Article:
The same is true if we look at lower tiers of analysis. For environmental assessments, some agencies seem to routinely produce very short ones. Every EA I found for the Corps of Engineers, for instance, was less than 100 pages, with many fewer than 30 pages (this USDA report suggests the Corps of Engineers has a very different NEPA process and culture than other agencies.) The FAA, on the other hand, seems to produce enormous EAs. Their EA for a new runway approach procedure at Boston Logan is over 2100 pages including appendices, and their EA for licensing SpaceX’s Boca Chica facility is over 1200 pages.
Likewise, the amount of work a categorical exclusion requires seems to vary greatly between agencies. For some, such as the Department of Energy, it’s mostly just filling out the proper form, and takes just 1 or 2 days to complete. In other cases, the categorical exclusion is a more substantial undertaking. The median time to complete a Forest Service categorical exclusion, for instance, was 105 days as of 2018. And for the Federal Highway Administration, Trnka 2014 notes that “The template documents for preparing FHWA CEs in some states are 20 or more pages long and routinely lead to documents of 100 or more pages.” This discussion of the Florida I-10 bridge replacement notes that it took several months to approve the CE, as it had to be signed off by an extremely backlogged Coast Guard.
Here’s the FHWA describing the procedure that might be required to determine if a road falls under a categorical exclusion:
Now let's look at a second project where the widening of the road requires additional right-of-way from a public park. To decrease crashes on an existing roadway, shoulders will be added. In a site visit with the State DOT, it was determined that the CE [categorical exclusion] is likely appropriate under the D-list in the regulation. But because of the need for right-of-way and potential impacts to public land, the local public agency (LPA) is asked to:
• Conduct several studies related to the presence of endangered species and archeological sites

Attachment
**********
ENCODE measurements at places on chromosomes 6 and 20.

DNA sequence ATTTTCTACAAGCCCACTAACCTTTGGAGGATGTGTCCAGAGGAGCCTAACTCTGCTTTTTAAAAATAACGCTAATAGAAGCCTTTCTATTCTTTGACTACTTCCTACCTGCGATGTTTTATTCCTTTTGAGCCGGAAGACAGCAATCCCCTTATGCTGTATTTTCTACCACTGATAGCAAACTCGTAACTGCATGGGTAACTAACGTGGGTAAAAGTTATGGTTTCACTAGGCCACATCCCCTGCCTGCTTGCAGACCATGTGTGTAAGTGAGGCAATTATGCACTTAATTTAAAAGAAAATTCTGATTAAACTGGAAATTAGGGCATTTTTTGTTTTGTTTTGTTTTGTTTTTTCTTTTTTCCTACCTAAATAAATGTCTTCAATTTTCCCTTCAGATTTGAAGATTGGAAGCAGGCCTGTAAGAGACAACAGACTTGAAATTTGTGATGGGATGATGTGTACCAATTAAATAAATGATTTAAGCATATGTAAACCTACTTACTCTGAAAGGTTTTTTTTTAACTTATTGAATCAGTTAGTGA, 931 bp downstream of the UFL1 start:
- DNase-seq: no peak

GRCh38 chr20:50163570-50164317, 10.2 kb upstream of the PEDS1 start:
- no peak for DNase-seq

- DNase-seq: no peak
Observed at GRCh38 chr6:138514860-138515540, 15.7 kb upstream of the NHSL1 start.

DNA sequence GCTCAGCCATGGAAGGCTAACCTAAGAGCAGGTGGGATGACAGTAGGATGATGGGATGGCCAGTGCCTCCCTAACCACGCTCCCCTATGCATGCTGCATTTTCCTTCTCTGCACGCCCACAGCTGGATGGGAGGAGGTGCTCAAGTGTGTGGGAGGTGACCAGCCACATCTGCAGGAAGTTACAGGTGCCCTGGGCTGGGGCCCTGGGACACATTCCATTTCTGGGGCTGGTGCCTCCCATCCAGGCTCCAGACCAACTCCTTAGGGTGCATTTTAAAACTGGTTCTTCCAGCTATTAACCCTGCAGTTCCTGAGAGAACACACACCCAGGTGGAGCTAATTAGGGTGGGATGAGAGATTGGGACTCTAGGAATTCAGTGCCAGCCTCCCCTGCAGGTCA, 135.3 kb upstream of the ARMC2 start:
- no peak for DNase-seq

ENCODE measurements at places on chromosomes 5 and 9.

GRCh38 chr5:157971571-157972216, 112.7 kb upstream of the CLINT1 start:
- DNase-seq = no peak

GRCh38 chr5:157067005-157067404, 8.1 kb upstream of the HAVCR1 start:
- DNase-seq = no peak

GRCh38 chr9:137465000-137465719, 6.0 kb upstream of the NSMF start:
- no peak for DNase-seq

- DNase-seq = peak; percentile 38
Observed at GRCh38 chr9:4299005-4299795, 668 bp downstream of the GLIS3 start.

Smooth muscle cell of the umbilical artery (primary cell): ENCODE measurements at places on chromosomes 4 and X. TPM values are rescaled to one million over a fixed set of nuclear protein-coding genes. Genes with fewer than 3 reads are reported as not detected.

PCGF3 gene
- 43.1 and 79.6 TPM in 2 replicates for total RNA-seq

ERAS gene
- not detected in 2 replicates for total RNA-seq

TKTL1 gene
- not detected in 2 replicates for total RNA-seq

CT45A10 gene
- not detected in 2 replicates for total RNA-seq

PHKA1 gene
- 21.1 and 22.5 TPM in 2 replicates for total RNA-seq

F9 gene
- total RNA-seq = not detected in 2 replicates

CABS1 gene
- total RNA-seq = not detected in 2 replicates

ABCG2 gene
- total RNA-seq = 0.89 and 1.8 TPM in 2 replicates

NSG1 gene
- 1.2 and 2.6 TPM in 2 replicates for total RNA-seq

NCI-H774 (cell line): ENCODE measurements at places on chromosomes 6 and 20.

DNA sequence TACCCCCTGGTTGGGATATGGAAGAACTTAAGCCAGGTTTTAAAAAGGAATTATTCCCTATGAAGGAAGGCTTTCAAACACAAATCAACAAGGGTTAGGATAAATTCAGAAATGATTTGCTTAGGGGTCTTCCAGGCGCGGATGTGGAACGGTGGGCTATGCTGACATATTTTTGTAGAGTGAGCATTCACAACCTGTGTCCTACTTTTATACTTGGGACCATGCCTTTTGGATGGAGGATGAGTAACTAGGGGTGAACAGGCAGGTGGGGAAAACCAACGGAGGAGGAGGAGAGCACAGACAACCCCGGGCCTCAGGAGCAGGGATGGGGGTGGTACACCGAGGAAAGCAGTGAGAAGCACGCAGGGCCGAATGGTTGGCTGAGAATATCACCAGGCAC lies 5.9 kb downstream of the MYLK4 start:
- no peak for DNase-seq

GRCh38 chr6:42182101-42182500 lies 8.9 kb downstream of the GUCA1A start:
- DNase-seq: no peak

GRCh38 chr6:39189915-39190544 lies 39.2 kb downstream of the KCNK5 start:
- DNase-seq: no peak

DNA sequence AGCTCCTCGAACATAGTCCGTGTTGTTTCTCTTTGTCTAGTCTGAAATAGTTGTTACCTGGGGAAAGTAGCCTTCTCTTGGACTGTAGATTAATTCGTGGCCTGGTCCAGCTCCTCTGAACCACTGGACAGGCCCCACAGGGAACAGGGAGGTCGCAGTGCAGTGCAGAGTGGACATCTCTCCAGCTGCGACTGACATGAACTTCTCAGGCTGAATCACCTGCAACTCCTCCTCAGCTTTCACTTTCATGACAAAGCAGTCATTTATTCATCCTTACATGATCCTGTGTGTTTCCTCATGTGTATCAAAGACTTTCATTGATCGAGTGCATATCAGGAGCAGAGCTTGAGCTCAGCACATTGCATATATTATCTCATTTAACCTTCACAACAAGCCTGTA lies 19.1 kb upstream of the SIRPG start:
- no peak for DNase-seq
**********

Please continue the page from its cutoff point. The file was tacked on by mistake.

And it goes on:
• Coordinate with FHWA to address resources and potential use of the public park
• Follow the State DOT's public involvement procedures for formal public input
The studies confirmed that there were no significant environmental impacts.
Variation between agencies also exists for NEPA analysis preparation times. Dewitt 2013 noted that between 2006 and 2010, though across all agencies average EIS preparation time went up, several agencies (such as the Corps of Engineers, Forest Service, and Highway Administration) had their preparation times fall. And looking at the DoE, their average EIS preparation time was fairly constant from the mid 1990s up until ~2011:
There can also be significant variation in NEPA operations within a single agency over time. The Department of Energy, for instance, was for many years an organization that treated NEPA compliance as an afterthought. But in 1989, a new Secretary of Energy (James Watkins) emphasized compliance with environmental laws (including NEPA), and substantially changed the organization’s NEPA procedures, and increased the number of EISs they performed:
Variation might also exist within a single agency between offices. Fleischman 2020 noted that “there appears to be substantial heterogeneity within the USFS concerning how NEPA processes are handled, in terms of both level of analysis (i.e., some offices perform many EISs, others many EAs or CEs) and time spent on analysis.”
Let’s look a little closer at the data around NEPA analyses.
For EISs, as we’ve seen, these are long documents. As of 2018 the average page length of an EIS was 661 pages (including appendices.) And they take a long time to complete - as of 2018 the average time between the “Notice of Intent (NOI)” (when an agency files it’s intent to create an EIS) and the “Record of Decision (ROD)” (when it makes its official decision for how to proceed) is 4.5 years (and this likely understates the true preparation time, as work often begins before the NOI is filed.)
These seem to be increasing over time - the documented preparation time for EISs rose nearly 50% between 2000 and 2018:
For page length trends, I couldn’t find any overall summaries, but the DoE noted in 2017 that “the average length of DoE EISs have more than doubled over the past 20 years.”
The actual number of NEPA analyses, though, seem to be decreasing. Here’s final EISs filed per year over time:
(As far as I can tell, this does not include EISs completed under ARRA.)
Less data is available, but it appears something similar is true for EAS, with fewer and fewer of them being produced per year (though most of these datapoints are estimates and likely have wide error bars):
For CEs there’s even less data, but there’s some suggestive evidence. Fleischman 2020 noted that for the Forest Service the number of categorical exclusions is dropping over time:
It’s not clear what the mechanism is here. Over time, we should naturally expect fewer EAs and more CEs (once a type of project is understood to have few or no significant effects, future projects similar to it can often be a CE.) But this wouldn’t explain a drop across all levels.
One possible explanation is a reduction in federal resources devoted to NEPA/environmental compliance. A 2003 study noted that NEPA staff and budgets across all agencies had been repeatedly reduced, and staff were being asked to “do more with less”, and Fleischman 2020 noted that “flat or declining annual appropriations and dramatically rising fire suppression costs” were likely part of the reason for fewer Forest Service NEPA analyses.
How much do these NEPA analyses cost?